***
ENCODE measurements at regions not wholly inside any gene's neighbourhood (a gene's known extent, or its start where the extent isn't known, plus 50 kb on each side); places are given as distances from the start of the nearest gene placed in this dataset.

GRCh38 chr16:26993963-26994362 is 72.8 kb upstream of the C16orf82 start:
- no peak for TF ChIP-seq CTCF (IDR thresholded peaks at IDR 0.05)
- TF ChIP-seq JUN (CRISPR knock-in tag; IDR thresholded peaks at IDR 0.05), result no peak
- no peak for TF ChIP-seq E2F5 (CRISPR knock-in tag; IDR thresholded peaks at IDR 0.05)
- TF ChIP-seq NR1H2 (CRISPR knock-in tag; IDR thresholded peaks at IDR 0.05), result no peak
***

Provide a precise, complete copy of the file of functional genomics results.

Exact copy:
ENCODE measurements at regions not wholly inside any gene's neighbourhood (a gene's known extent, or its start where the extent isn't known, plus 50 kb on each side); places are given as distances from the start of the nearest gene placed in this dataset.

GRCh38 chr16:26993963-26994362 is 72.8 kb upstream of the C16orf82 start:
- no peak for TF ChIP-seq CTCF (IDR thresholded peaks at IDR 0.05)
- TF ChIP-seq JUN (CRISPR knock-in tag; IDR thresholded peaks at IDR 0.05), result no peak
- no peak for TF ChIP-seq E2F5 (CRISPR knock-in tag; IDR thresholded peaks at IDR 0.05)
- TF ChIP-seq NR1H2 (CRISPR knock-in tag; IDR thresholded peaks at IDR 0.05), result no peak